State v. Watson, 2022-NCCOA-687, ___ N.C. App. ___ (Oct. 18, 2022)

In this Robeson County case, defendant appealed his conviction for driving while impaired, arguing the trial court erred by admitting a toxicology report without authentication and allowing the arresting officer to testify to defendant’s specific blood alcohol concentration. The Court of Appeals found no prejudicial error by the trial court.

In September of 2018, defendant was stopped by an officer due to a partially obstructed license plate; after stopping defendant, the officer noticed glassy eyes and slurred speech, leading to a horizontal gaze and nystagmus (“HGN”) test. Defendant performed poorly on the test, and a later toxicology blood test found that defendant’s blood alcohol concentration was 0.27. At trial, the arresting officer testified about the results of the HGN test, saying “[t]here’s a probability that he’s going to be a .08 or higher, 80% according to the test that was done.” Slip Op. at 3. Also during the trial, the SBI agent responsible for preparing the report on defendant’s toxicology test was not available to testify, so another agent performed an administrative and technical review of the report and was permitted to testify as an expert about the results. The report was admitted despite defendant’s objection.

Reviewing defendant’s appeal, the court first noted that Rule 703 of the North Carolina Rules of Evidence does not require the testifying expert to be the person who performed the test, explaining “[a]n expert may properly base his or her opinion on tests performed by another person, if the tests are of the type reasonably relied upon by experts in the field.” Id. at 5, quoting State v. Fair, 354 N.C. 131, 162 (2001). Here the report was admitted as the basis of the testifying expert’s opinion, not as substantive evidence, within the scope of applicable precedent around Rule 703. The court also noted that defendant had ample opportunity to cross-examine the expert on the basis of her opinion and her credibility in front of the jury, avoiding any confrontation clause issues.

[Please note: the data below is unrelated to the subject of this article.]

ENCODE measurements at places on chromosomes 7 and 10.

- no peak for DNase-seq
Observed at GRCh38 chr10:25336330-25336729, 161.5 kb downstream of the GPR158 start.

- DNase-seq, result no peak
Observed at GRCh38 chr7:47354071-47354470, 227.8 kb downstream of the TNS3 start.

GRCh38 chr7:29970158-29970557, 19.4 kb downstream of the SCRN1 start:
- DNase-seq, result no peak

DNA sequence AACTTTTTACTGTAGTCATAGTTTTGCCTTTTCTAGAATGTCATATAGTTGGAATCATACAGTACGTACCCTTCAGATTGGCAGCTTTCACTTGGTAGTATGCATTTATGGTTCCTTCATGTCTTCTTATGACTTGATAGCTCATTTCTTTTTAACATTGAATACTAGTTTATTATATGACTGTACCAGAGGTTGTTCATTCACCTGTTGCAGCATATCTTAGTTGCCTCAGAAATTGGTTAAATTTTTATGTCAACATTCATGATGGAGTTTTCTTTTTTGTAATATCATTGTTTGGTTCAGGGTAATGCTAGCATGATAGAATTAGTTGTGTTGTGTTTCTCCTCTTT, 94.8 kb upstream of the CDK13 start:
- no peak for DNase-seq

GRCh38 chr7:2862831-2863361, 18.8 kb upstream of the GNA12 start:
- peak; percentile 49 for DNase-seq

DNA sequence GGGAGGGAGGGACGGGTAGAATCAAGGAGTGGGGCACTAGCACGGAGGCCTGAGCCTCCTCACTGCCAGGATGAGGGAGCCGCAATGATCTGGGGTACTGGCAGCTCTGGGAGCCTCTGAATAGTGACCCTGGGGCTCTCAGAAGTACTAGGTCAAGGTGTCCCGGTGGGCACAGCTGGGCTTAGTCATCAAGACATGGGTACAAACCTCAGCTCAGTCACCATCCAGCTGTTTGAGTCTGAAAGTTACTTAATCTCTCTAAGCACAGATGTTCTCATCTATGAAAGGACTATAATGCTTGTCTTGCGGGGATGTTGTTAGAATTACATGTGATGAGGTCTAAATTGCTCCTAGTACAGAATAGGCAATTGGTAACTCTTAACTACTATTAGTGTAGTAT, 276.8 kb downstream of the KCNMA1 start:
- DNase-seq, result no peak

The court found that admitting the arresting officer’s testimony regarding defendant’s specific blood alcohol level after conducting an HGN test was error, but harmless error. There are two bases under G.S. § 20-138.1 to convict a defendant for impaired driving; subsection (a)(1) and (a)(2) are distinct and independent grounds for conviction of the same offense. Id. at 10, citing State v. Perry, 254 N.C. App. 202 (2017). The court noted that overwhelming evidence of both prongs was present in the record, and specifically the second prong, driving with an alcohol concentration of 0.08 or more, was supported by expert testimony unrelated to the officer’s testimony. Finding no reasonable possibility the jury could have reached a different conclusion, the court upheld the verdict.